For me, what matters isn't pounding out a particular number of words each day.  Rather, I'm making a concerted effort to simply tell the story to its end.  On a given day, I write until I hit a block or I'm too tired to keep going.

And by "block," I don't mean writer's block.  I don't believe any such thing actually exists.  I mean where to take the story next.  I have two cures for that: (A) write something else or (B) review the larger story arc.  Sometimes, I do a bit of both.  Take yesterday, for instance.

I was 62 MS Word pages into the story.  My main characters are at a restaurant in San Francisco (the Great Eastern on Jackson Street, actually.  It's excellent.  If you ever get the chance, go with some friends for lunch and sample as much as you can from the dim sum menu.  The service is a bit spotty, though, so be warned.)  They're meeting face-to-face for the first time in a while (and for some, it's for the first time ever) and it's a pivotal scene.  The decisions they make at this meeting will determine the course of the rest of the novel.  And, since I don't sketch out plots in advance, I was in something of a bind.  What they say, and how they say it, establish both their characters, from which action is derived, and the actions themselves, which in turn influence and shape the characters.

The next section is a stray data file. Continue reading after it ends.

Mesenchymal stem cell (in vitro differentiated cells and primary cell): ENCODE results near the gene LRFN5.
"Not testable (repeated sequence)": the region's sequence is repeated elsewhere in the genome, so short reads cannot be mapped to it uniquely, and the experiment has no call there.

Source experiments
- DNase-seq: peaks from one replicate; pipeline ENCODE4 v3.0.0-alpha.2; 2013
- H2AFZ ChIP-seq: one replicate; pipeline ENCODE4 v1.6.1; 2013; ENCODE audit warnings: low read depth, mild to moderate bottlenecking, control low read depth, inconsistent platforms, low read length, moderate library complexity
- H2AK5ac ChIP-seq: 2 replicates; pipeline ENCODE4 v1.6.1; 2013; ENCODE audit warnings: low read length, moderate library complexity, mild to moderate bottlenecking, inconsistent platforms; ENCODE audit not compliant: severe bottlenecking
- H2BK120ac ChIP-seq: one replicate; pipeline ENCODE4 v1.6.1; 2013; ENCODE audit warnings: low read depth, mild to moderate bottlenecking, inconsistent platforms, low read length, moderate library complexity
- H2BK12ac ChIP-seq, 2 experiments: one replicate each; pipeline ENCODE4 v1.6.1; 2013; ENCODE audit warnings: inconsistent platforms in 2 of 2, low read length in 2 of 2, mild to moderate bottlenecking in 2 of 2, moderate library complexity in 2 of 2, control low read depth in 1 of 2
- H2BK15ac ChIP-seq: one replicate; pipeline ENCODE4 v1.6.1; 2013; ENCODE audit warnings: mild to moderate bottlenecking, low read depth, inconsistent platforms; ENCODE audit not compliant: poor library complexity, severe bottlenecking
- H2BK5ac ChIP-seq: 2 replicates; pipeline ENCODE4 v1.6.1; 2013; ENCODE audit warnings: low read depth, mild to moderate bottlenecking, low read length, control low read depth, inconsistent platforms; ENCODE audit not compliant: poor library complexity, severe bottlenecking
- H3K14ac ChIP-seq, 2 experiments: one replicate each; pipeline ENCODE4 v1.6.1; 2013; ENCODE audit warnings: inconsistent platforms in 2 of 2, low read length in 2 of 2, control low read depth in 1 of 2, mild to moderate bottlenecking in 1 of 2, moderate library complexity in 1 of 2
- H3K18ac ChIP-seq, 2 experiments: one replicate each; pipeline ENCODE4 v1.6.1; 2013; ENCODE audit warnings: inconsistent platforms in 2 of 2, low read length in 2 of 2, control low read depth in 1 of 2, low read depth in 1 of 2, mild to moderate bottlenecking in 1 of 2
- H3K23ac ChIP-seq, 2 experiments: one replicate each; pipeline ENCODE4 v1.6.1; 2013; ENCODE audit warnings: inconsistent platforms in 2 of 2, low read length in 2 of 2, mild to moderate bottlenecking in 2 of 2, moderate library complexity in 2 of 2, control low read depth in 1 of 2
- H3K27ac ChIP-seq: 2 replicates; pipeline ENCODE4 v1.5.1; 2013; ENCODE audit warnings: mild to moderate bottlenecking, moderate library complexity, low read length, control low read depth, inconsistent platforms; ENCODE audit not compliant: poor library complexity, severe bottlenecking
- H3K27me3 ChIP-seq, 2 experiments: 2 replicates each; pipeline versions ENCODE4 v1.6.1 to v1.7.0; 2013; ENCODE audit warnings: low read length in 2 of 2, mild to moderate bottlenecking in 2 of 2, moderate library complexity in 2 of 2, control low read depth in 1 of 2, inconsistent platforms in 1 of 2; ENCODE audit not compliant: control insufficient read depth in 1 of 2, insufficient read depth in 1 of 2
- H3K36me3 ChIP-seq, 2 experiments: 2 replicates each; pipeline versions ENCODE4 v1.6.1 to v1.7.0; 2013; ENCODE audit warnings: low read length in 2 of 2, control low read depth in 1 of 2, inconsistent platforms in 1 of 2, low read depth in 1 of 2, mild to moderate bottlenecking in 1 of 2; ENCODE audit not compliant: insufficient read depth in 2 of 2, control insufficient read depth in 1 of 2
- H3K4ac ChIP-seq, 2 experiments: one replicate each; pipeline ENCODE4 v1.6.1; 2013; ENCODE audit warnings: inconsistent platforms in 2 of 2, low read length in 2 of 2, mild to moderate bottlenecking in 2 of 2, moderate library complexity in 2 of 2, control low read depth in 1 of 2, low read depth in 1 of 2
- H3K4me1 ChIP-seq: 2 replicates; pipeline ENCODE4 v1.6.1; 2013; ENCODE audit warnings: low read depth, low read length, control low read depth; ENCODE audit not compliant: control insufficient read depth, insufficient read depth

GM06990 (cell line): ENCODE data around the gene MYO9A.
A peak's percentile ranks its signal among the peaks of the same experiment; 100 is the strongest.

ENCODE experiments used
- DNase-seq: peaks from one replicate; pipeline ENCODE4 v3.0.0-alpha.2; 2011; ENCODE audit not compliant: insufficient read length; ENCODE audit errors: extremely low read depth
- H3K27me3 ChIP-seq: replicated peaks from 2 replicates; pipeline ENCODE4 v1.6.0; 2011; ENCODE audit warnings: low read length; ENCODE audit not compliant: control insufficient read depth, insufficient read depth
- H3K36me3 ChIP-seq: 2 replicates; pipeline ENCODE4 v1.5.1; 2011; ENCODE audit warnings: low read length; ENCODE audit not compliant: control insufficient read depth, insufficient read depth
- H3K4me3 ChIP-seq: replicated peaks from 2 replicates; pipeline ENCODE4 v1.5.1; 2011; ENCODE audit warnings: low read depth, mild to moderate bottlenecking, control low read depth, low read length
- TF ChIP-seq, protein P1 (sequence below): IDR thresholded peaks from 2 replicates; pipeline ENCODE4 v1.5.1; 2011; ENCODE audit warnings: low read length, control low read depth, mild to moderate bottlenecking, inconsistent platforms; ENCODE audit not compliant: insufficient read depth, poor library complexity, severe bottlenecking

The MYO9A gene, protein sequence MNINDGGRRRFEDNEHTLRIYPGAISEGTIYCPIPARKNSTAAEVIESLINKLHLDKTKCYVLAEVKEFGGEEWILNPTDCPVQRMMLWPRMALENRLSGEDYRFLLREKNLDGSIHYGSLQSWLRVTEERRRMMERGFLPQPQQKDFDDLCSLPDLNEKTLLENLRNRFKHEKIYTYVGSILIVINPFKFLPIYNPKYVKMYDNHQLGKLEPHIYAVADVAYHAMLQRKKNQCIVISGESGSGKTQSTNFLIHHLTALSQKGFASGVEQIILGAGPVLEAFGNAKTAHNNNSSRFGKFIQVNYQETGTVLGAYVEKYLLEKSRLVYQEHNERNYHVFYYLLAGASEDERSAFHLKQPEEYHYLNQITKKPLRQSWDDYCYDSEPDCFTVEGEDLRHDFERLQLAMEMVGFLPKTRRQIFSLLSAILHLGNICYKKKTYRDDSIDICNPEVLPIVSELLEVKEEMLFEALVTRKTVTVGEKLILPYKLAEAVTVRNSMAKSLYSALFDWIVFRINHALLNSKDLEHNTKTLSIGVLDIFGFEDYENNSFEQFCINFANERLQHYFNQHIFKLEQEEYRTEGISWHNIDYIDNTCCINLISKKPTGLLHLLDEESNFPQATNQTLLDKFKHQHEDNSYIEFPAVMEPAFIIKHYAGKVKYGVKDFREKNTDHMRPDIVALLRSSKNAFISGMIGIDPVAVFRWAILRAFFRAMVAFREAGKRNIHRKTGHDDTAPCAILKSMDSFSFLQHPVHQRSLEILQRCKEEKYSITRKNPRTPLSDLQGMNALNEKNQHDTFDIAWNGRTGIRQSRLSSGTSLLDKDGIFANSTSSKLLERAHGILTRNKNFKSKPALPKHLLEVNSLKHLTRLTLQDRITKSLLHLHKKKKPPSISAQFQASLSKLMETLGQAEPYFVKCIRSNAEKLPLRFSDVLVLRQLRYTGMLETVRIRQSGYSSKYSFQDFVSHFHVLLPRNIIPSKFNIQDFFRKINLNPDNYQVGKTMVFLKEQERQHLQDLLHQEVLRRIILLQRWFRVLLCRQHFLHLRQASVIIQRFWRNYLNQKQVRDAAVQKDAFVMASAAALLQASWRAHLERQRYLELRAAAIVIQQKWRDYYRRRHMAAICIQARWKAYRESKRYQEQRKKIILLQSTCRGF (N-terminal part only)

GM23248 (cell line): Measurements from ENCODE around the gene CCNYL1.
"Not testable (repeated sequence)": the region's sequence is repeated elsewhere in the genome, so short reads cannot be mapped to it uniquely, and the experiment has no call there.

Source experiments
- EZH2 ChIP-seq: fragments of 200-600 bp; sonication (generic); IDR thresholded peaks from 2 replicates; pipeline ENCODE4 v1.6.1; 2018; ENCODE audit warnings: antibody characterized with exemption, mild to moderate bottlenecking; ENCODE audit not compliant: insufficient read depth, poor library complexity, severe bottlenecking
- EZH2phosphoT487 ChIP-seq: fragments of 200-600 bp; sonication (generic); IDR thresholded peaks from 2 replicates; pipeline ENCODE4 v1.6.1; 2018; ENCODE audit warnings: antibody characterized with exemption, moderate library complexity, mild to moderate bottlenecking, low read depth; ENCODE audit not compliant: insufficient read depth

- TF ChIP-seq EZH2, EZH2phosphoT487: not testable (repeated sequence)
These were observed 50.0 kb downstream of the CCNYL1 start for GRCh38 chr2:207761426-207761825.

So I went to a work on a totally different story, a thriller about an FBI agent's kidnapped daughter and the larger forces at work behind it.  It cleared my mind of my other problem quite beautifully.  Periodically, though, I'd bounce over to the primary story problem and pick at it a bit.  I'd mull it over by typing, deleting, typing some more... then, I had a breakthrough.  There were a couple of plot threads - running themes, really - that I'd put in Sakura Blue and intended pick up in the second book.  This would be the perfect time to bring those threads back into play.

Today, I'm looking at 72 MS Word pages and a much better sense of where the novel is going.  I think it might be one of those days in which I stop because I'm too tired to keep going.  Those are best kind of days for a writer.

Thursday, June 23, 2011

JK Rowling to Self-Publish Her Harry Potter Series Electronically